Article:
Sizing Up the Surgeon General: Unequal Scales in Health and Racial Privilege

By Michelle Chen Aug 03, 2009

The public reaction to Obama’s choice for surgeon general reveals how race and lopsided moralism are insinuating themselves into the health care debate. Many heralded Dr. Regina Benjamin’s nomination as a breakthrough. Her background as an advocate for underserved communities in the South called attention to ground zero of a failed healthcare system. But within a few days, the public attention that Benjamin had drawn toward systemic health disparities was eclipsed by low-intensity character assassination about the nation’s top doctor being too fat for the job. Yes, tens of millions are uninsured, but the real question is, what’s the ideal dress size for a surgeon general? Others have celebrated the fact that Benjamin, who appears overweight by pop cultural standards, reflects the reality lived by many Americans—especially Black women—as they navigate between racialized stereotypes and real health concerns. Ironically, the obsession with Dr. Benjamin’s body mass index coincides withnewly released government research confirming the higher prevalence of obesity among Blacks and Latinos and in the South. Obesity as a health issue (which is itself a murky research area) speaks to both the symptoms and causes of lethal, race-based disparities in care. Researchers have found that doctors’ sub-rosa biases may result in dangerously differential treatment, and there appears to be a similar impact in dealing with obese patients. Medical disenfranchisement is one product of biased doctors’ judgments, says Pamela Merritt at RH Reality Check:

As a full-figured woman of color I was also disturbed but not surprised that some critics of Dr. Benjamin’s weight come from the medical community. Even before research was released connecting the quality of medical care with a person’s weight and race, I knew from personal experience that some doctors make judgments based on their patient’s appearance and then provide medical care based on those flawed judgments. In my case, the flawed care came when I was about 40 pounds lighter and my then primary care doctor assumed that I was the picture of health. I wasn’t…and it took a change in physicians to finally get down to the business of addressing my health concerns. Now that I am 40 pounds heavier I’m alarmed to learn that a recent study found that 40 percent of doctors surveyed reported having a negative reaction to heavy people. Will my weight put me at risk of receiving inadequate care? Is the reward for not looking a certain way substandard medical care?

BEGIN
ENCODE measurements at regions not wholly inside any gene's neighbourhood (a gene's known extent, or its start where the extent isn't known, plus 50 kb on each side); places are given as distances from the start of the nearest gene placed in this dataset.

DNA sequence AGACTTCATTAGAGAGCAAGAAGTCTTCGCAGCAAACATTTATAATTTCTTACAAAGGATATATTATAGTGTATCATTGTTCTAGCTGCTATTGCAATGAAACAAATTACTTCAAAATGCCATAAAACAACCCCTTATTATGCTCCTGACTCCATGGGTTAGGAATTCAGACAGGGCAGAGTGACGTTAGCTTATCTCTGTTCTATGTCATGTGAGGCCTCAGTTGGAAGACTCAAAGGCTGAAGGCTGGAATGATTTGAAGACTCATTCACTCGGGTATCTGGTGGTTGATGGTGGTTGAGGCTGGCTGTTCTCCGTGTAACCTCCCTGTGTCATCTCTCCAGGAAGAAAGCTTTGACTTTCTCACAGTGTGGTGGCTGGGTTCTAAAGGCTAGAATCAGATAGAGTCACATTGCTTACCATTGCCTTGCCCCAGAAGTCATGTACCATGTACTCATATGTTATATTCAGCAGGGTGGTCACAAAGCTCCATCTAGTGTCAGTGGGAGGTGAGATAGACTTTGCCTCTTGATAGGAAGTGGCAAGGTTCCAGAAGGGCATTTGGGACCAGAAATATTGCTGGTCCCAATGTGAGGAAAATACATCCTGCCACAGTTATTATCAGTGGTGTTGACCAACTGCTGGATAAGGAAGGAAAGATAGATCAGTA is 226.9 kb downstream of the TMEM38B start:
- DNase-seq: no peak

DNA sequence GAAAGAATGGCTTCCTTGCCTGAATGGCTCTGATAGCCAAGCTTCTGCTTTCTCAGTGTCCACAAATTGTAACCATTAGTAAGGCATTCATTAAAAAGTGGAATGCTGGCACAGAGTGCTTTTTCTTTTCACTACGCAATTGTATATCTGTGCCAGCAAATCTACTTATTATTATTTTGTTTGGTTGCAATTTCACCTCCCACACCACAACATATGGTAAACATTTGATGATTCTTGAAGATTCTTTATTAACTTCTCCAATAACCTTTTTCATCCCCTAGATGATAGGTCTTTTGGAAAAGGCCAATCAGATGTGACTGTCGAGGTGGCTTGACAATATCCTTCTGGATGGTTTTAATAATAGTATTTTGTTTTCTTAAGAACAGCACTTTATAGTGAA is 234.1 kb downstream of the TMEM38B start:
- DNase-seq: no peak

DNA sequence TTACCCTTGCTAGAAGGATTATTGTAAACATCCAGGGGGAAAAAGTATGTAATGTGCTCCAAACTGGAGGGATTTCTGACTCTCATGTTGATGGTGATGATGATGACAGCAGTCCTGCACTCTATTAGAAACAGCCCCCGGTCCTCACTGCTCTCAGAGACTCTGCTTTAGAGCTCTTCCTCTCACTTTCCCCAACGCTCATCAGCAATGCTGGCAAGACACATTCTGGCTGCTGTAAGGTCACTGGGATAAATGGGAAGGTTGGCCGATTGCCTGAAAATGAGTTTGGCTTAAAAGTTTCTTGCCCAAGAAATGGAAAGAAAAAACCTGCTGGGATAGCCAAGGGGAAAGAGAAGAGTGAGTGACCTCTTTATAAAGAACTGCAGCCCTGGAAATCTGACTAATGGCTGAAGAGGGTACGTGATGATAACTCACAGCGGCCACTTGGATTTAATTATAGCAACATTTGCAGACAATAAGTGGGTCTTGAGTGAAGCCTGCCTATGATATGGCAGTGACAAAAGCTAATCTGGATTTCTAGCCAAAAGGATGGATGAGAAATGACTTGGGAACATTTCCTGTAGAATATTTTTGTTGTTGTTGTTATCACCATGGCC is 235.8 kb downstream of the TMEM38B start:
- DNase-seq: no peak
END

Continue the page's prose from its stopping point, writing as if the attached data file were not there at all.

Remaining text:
In the politics of healthcare reform, perceptions of weight and race reflect the degree of the public’s willingness to see the influence of social systems on our bodies and minds, versus the rhetoric of “personal responsibility” that relegates the stigmatized groups to a ghetto of self-blame. Amanda Marcotte at Pandagon reflects on obesity as moral crime in America:

There’s an increasing and unscientific belief that if you have poor health outcomes, it must be because you did something wrong and you don’t deserve help. Part of the reason for this is insurance companies and their willingness to deny coverage based on personal habits, and conservatives are pretty open about their fears that health care reform will mean you get the same coverage whether you smoke or eat Twinkies or don’t. On top of that, there’s an increasing tendency, if you do get sick, to start looking for what you did to deserve it.

Touching on the nexus of race and poverty, Dr. Otis Brawley, chief medical officer with the American Cancer Society, told ABC News, "Obesity has a huge environmental component and is rooted in how one is fed in childhood and what physical activities you partake in the inner city.” And as a surgeon general who has devoted her career to people facing those struggles, he added, “I think Dr. Benjamin may understand the root causes and effectively address the problems more than skinny people." Maybe more than a lot of white, well-to-do people, too, who don’t have to stretch a monthly food stamp allowance to feed their families. Folks who have never been inconvenienced by the lack of a supermarket in their neighborhood, never had to rely on the emergency room instead of a physician who knows them and their community well enough to focus on their long-term wellness. With Congress gridlocked over universal healthcare, the Right is stepping up the subliminal messages that breed a two-tier care system. The attacks on Benjamin smack of embedded rage against affirmative action—questioning the qualifications of women and people of color in high positions (and don’t forget the dismissive portrayal of Obama as “playing Doctor,” or even the distracting effect of the media obsession with Gates-gate). And in the background is subconscious antipathy for the less healthy: aren’t “they” just reaping what they sowed? Aren’t poor people of color inherently flawed and incompetent when it comes to taking care of themselves? To fix health care, we don’t need to talk about Dr. Benjamin’s dress size, but we do need to talk about the imbalance in the way social institutions weigh the value of good health across different communities. Image: Mobile Press-Register